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New lottery fund offers £100m for major UK heritage projects


The UK’s National Lottery Heritage Fund (NLHF) has launched a new three-year, £100m (US$127.6m, €112m) grant scheme aimed at “ambitious, innovative and transformational” projects in UK heritage.

NLHF is seeking applications from across the UK for its new Heritage Horizon Awards, with the grant allocating funds of £5m (US$6.38m, €5.6m) and over. Of the £100m pot, the first half will be allocated in 2020 and the second half in 2022.

NLHF said that in deciding where the awards are allocated, there will be a particular focus on its current strategic priorities: landscape and nature; and heritage at risk. The body will also favour those projects with “substantial proposals for recognising the contribution of The National Lottery”, and added that it “may choose to negotiate naming rights” for the first time.

The application process will see an “Expressions of Interest” stage, giving applicants an early steer on their chances of success. The most promising applicants will then be asked to present their proposals to a panel of trustees, and a public shortlist of 10-12 bidders will be invited to make an application. The deadline for expressions of interest is 11 October.

“All successful applicants will need to have demonstrated exceptional proposals, including a wide range of people in heritage,” the organisation said.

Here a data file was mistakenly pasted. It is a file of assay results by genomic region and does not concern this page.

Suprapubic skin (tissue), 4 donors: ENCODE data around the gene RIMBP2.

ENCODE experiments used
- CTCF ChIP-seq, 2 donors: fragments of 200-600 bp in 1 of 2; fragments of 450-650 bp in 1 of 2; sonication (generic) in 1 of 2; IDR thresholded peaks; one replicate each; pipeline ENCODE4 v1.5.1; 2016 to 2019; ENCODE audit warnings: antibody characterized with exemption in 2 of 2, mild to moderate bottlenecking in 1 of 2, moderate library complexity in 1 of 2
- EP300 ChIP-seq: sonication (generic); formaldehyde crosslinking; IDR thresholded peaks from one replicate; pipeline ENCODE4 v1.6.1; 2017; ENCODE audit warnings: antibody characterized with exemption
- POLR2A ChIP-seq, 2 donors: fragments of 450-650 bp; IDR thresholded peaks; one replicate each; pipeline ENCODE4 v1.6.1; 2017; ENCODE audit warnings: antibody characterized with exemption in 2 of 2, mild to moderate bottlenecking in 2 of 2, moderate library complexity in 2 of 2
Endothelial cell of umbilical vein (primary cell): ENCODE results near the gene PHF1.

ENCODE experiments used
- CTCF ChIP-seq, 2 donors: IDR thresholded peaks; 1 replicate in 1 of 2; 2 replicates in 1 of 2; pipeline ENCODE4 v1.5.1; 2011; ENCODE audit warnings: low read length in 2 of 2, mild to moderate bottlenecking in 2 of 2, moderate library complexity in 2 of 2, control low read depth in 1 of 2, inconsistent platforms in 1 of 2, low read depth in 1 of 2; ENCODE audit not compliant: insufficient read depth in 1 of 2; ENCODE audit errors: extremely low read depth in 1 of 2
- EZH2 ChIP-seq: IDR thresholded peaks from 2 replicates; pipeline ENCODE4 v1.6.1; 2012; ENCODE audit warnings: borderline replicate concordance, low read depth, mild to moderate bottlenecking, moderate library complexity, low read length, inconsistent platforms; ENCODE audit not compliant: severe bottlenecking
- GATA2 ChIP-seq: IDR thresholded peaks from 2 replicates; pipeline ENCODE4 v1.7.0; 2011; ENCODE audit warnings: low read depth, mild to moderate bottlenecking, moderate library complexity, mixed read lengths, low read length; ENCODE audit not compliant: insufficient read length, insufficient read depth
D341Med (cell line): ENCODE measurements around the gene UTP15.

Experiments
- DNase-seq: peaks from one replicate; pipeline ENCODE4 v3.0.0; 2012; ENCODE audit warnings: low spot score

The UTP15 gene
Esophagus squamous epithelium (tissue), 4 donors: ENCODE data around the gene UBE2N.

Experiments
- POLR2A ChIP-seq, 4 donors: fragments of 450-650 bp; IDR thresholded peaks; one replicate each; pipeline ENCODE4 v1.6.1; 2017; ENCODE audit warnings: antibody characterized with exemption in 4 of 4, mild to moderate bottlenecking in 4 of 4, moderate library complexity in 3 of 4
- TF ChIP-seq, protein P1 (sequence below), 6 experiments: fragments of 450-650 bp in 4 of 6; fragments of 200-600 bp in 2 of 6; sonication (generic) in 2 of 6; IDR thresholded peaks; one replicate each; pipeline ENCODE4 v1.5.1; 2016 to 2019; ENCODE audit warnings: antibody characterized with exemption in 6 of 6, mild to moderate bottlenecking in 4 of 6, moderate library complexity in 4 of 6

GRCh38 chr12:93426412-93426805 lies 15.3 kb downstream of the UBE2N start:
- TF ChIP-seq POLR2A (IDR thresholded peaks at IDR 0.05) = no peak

Ros Kerslake, CEO of The National Lottery Heritage Fund, said that there had been “long and hard” thought as to whether it could continue to invest in large-scale projects, given the imbalance between demand for good causes and available funding.

“When we consulted it was clear to us that if we stopped, it is unlikely that anyone else would be able to step in, and major, transformative heritage projects simply would not happen.”

This year marks the 25th anniversary of the launch of the UK’s National Lottery, and Kerslake said it was “an important moment to reflect on just how transformational this unique funding model has been for our heritage”.

Among the projects funded have been Stonehenge, the British Museum, the Natural History Museum, the Science Museum, Alexandra Palace, Jodrell Bank, SS Great Britain and outdoor locations such as the Great Fen wetland restoration area and Sheffield Botanical Gardens.

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